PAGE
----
Thursday, August 26, 2004

Medical expansion starts

Groundbreaking today for Warren Co. project

By Tim Bonfield
Enquirer staff writer

LEBANON - The TriHealth hospital group will break ground today on a $31 million project to significantly expand medical services in Warren County.

The project calls for replacing the Bethesda Warren County medical building with a five-times-bigger center about a mile away on a 34-acre site in Lebanon along Ohio 48 near Interstate 71's Exit 28.

Beyond the 24-hour emergency care provided at the old center at 1618 Deerfield Road, the new one would add several medical specialist offices and several types of diagnostic services.

Plans call for opening the new center in winter 2006.

The expanded center would add about 70 employees, to 130, when complete, and generate an additional $40,000 a year in city income taxes for Lebanon.

The new building will be about 90,000 square feet, compared to 20,000 square feet now.

New services will include an expanded emergency department, a pharmacy, CT and MRI scanners, and several other diagnostic tools for cardiac care.

It will feature space for more than a dozen new doctors providing primary care, orthopedics, cardiology, obstetrics and gynecology, gastroenterology and facial surgery.

"This will be the largest collection of physicians in one location in the county," said John Prout, TriHealth president and chief executive. "With the expanded diagnostic and treatment abilities at that location, we believe that many more people can be treated there without having to make other trips into the city."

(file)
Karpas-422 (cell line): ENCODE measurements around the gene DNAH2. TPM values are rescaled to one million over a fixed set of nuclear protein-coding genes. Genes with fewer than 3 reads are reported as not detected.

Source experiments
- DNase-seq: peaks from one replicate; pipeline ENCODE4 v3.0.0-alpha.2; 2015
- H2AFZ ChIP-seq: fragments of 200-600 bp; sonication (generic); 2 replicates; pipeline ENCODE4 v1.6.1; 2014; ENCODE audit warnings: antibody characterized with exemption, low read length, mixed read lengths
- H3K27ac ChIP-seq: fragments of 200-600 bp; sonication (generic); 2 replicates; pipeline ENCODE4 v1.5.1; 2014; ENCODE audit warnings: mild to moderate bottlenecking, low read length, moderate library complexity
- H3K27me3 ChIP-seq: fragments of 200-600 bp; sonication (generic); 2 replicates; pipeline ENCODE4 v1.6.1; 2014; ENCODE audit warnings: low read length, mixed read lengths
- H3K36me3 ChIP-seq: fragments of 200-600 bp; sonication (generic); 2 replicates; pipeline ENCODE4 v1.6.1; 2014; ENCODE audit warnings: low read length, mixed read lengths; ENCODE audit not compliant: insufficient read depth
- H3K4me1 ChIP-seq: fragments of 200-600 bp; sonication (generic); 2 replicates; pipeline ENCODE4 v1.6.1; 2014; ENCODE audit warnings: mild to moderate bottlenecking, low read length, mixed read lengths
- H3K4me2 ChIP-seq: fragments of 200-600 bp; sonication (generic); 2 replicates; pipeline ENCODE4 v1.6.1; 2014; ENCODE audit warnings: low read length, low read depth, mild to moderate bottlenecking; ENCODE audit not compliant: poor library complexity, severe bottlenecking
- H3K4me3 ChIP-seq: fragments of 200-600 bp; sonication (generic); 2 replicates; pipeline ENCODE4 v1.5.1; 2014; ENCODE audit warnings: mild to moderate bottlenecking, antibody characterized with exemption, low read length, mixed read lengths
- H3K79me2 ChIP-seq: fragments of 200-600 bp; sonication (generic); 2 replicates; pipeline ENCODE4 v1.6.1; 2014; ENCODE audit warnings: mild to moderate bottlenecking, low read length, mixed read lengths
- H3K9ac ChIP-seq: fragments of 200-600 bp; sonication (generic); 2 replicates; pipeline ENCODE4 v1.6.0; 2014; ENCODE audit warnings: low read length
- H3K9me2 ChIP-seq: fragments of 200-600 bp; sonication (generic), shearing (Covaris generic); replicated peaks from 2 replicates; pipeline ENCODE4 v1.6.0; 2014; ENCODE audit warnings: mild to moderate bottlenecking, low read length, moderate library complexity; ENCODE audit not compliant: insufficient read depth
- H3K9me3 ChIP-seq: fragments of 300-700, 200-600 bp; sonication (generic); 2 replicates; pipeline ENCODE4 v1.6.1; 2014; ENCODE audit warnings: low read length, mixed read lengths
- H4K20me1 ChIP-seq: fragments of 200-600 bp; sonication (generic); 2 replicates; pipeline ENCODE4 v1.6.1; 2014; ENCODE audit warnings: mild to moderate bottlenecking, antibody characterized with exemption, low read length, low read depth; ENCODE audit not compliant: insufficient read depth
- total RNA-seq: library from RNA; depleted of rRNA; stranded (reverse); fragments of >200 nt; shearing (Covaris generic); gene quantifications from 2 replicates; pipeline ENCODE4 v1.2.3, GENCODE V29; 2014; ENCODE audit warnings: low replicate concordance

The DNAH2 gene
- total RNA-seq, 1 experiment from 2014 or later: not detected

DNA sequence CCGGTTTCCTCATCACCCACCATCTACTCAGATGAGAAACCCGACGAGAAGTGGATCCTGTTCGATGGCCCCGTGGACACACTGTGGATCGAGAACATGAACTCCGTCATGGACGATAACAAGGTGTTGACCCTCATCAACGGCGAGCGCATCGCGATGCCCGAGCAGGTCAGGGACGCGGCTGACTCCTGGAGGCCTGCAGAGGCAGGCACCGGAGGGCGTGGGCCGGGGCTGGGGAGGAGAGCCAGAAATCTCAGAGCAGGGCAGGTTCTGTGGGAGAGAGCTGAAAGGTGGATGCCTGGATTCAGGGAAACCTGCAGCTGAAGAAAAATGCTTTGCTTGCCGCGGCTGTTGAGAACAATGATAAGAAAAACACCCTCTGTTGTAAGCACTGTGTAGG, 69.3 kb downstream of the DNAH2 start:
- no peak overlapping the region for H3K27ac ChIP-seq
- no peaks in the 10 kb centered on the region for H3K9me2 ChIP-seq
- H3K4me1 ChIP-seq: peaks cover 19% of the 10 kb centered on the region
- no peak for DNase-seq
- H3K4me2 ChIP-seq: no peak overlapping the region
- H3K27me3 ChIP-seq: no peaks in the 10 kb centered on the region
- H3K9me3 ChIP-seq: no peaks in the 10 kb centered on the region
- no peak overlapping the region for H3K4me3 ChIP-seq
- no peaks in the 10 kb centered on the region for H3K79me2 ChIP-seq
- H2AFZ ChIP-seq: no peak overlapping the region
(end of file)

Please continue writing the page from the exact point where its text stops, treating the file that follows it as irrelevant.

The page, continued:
The project also leaves plenty of room to add services as Warren County's population grows. The market does not support a full-blown hospital, but one could be built if demand grows, Prout said.

In several ways, the Bethesda Warren County project is similar to the UC Physicians' medical campus in Butler County, but less developed.

The University Pointe campus already has a large medical building with expanded diagnostic services and a nearly completed short-stay surgical hospital with plans to build more.

The projects are far enough away from each other that they don't directly compete, Prout said. But they share a new approach to medical development.

Years ago, organizations built hospitals, then added attached or nearby medical offices. Now, they are building the medical offices first, then considering whether to build hospitals.



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